Immunotherapies can create toxicities within in patients that can range from mild to potentially dangerous and life-threatening. These side effects are caused when the immunotherapy begins targeting healthy cells in a patient’s body, rather than “bad actor” cancer cells.
For instance, if an immunotherapy begins targeting healthy cells in digestive system, it may cause diarrhea. If healthy skin cells are targeted, it can cause a rash, Msaouel said. But it’s hard to say where or when, or even if a person will develop these side effects.
Once the treatment starts targeting healthy cells, this indicates that the immune system has become overactive, Msaouel said. The treatment must then be discontinued to limit the immune system from attacking healthy parts of the body.
Kidney cancer has long been on the forefront of immunotherapy treatment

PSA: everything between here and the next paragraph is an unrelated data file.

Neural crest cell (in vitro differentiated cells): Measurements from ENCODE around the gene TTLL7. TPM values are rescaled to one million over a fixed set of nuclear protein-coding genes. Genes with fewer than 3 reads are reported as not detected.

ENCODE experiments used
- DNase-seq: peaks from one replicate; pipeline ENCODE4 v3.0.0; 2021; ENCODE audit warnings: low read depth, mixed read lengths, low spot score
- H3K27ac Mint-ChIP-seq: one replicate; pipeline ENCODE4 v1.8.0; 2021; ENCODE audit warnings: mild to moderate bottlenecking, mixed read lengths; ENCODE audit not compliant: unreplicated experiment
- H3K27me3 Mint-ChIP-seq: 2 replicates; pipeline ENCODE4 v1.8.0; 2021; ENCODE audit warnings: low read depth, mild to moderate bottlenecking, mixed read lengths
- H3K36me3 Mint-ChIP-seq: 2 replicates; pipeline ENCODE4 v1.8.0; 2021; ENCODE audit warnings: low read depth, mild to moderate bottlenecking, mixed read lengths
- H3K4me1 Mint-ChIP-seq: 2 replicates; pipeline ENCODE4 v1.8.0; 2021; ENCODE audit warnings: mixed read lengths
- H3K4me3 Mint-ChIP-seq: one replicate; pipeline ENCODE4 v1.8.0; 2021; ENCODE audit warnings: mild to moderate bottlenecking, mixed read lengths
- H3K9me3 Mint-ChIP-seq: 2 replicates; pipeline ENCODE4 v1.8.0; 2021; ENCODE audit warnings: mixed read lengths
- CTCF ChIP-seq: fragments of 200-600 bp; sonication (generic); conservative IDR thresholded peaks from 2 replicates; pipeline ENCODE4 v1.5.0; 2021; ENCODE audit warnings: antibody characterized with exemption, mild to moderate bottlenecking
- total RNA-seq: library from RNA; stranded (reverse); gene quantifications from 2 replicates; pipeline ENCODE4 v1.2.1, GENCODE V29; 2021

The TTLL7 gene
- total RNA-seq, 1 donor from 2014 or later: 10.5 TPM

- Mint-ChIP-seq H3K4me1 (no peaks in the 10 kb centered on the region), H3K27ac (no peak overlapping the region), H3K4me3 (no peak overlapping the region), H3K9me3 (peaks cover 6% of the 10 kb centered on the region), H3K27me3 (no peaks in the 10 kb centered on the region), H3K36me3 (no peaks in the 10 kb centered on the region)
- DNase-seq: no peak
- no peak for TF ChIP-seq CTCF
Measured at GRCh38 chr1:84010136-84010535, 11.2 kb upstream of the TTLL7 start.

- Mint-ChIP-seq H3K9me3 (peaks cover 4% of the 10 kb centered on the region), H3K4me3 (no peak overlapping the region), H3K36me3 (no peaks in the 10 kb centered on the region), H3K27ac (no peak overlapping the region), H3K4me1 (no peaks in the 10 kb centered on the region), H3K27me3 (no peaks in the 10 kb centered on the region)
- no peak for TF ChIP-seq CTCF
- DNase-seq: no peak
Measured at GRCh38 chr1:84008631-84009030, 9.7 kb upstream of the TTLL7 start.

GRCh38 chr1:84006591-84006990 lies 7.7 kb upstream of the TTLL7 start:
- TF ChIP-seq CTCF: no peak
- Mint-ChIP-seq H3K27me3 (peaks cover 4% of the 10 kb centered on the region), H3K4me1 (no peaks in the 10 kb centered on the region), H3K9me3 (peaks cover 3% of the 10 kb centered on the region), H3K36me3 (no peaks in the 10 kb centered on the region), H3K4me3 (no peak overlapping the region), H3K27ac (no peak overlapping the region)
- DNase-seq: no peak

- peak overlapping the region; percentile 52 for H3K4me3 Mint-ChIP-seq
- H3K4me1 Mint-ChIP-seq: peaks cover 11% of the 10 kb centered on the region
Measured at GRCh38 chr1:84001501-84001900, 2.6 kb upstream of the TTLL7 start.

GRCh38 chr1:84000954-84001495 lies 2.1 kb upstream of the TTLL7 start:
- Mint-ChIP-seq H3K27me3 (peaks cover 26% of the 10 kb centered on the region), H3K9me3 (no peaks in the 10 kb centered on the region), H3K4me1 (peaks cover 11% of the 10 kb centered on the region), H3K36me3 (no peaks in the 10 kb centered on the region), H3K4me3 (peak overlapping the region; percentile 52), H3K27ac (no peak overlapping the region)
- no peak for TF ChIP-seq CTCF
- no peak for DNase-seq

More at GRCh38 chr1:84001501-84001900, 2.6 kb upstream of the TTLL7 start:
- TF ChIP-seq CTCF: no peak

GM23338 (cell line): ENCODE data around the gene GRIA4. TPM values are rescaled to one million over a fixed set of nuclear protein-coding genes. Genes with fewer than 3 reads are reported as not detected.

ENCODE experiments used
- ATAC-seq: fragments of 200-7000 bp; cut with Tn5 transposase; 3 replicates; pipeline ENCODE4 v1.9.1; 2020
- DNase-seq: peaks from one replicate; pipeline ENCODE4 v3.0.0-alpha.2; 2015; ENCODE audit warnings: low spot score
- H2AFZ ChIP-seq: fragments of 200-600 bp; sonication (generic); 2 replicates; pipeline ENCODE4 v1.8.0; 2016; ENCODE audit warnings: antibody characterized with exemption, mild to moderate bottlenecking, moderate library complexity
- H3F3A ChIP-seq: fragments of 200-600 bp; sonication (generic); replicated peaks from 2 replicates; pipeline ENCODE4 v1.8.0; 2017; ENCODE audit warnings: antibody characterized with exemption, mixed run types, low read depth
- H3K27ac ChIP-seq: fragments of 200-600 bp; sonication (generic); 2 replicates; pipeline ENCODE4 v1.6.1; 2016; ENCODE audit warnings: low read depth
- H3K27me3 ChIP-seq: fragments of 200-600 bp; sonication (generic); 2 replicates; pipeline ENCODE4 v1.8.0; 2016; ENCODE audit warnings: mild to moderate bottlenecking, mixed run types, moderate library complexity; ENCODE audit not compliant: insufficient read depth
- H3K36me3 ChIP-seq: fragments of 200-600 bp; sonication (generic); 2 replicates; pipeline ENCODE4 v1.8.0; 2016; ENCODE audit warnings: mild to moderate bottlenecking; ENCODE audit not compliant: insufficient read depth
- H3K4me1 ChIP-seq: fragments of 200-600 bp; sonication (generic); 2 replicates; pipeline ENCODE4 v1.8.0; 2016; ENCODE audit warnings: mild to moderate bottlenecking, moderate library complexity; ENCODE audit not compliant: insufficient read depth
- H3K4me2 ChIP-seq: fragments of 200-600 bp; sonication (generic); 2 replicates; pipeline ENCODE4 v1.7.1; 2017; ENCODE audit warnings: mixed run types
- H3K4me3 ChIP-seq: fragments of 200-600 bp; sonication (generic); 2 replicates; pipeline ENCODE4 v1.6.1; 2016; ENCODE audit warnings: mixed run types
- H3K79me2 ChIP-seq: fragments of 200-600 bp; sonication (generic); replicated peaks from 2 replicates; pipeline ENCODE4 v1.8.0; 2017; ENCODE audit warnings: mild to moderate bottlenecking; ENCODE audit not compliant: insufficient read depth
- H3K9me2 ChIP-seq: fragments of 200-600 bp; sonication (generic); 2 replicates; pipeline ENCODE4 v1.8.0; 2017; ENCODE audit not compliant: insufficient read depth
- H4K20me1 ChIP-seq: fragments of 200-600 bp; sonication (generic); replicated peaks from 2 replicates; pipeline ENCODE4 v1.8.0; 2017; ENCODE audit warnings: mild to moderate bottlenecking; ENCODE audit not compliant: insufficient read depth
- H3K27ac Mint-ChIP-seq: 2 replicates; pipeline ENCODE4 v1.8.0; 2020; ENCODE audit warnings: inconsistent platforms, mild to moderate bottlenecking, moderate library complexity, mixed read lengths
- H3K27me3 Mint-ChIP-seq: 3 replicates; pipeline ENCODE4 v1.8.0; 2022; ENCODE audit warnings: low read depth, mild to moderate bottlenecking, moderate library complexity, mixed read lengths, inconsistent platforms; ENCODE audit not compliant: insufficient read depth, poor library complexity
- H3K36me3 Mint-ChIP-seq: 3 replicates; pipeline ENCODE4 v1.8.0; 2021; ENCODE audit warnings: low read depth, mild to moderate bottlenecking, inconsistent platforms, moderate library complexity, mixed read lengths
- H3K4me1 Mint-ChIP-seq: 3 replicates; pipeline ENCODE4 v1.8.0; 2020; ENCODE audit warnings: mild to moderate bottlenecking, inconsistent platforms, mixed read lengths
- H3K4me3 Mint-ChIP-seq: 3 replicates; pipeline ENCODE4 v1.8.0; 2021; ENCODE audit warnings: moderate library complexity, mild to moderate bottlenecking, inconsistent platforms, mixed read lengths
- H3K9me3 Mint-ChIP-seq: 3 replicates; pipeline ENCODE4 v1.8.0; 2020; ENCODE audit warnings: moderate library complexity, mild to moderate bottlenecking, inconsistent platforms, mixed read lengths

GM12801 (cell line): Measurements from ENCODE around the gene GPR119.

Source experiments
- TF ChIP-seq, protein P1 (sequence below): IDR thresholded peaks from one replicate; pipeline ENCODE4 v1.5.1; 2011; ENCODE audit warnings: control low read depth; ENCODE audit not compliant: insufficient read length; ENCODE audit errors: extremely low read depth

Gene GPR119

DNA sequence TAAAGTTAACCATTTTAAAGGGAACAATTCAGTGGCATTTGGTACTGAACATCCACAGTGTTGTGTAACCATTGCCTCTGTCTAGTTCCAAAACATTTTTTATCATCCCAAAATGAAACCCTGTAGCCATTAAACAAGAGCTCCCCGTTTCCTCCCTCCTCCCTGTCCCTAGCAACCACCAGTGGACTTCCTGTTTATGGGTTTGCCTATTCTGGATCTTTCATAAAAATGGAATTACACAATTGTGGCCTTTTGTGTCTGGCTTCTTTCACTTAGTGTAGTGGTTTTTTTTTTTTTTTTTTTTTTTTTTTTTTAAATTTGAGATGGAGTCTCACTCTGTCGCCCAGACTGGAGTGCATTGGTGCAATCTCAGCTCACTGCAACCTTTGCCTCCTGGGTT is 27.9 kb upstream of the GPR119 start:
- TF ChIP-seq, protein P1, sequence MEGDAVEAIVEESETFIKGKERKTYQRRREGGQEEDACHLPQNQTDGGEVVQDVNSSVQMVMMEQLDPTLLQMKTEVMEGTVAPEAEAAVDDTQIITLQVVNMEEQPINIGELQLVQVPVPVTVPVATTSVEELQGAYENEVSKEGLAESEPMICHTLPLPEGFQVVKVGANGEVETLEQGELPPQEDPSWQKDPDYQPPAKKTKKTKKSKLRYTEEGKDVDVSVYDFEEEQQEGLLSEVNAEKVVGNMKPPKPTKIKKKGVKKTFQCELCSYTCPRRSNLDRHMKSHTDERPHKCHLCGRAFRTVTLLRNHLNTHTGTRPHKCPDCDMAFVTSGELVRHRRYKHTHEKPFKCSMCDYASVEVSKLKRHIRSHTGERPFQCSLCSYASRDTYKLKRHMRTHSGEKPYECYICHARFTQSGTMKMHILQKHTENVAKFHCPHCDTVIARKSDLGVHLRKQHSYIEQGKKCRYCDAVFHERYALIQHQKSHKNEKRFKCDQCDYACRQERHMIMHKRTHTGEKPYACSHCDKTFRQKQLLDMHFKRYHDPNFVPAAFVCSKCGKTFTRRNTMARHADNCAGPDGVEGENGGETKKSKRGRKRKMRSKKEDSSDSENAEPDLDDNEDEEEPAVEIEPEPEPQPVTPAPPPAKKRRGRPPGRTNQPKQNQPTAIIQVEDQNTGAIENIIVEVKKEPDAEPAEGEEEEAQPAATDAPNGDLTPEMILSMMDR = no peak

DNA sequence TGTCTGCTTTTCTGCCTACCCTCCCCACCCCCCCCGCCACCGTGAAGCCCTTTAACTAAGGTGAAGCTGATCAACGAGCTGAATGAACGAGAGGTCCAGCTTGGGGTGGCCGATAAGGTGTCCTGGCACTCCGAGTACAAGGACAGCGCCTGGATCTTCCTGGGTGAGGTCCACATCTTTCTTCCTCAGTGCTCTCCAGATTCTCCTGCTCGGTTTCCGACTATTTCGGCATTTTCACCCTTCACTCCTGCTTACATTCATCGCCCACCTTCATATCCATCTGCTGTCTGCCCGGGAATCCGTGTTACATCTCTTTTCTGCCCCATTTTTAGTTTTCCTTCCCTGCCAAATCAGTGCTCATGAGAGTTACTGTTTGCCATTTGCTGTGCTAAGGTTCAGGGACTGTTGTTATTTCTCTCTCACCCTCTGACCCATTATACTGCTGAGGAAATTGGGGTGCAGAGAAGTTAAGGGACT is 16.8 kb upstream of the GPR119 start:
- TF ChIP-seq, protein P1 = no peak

Immunotherapies have come a long way since they were first developed more than three decades ago. And kidney cancer has showed promise in being treated with immunotherapy since the early development of these drugs, Msaouel explained.
Starting in the early 1990s, patients with metastatic kidney cancer were treated with interleukin-2, a first-wave immunotherapy drug. While the treatment resulted in about 7 percent of patients going into remission, it also caused severe toxicity and dangerous side effects in many patients.
“Interleukin-2 was tough, very tough on patients,” he said. “But it did show that immunotherapy as an approach could produce curable responses. That’s why it’s so exciting that we have new agents that can harness the immune system in new ways to treat kidney cancer.”
The medical world had to wait several decades for the next wave of immunotherapy drugs, but more developments are on the horizon.
“I think we are just beginning to learn how to best to harness and use these new approaches,” Msaouel said.
See more helpful articles: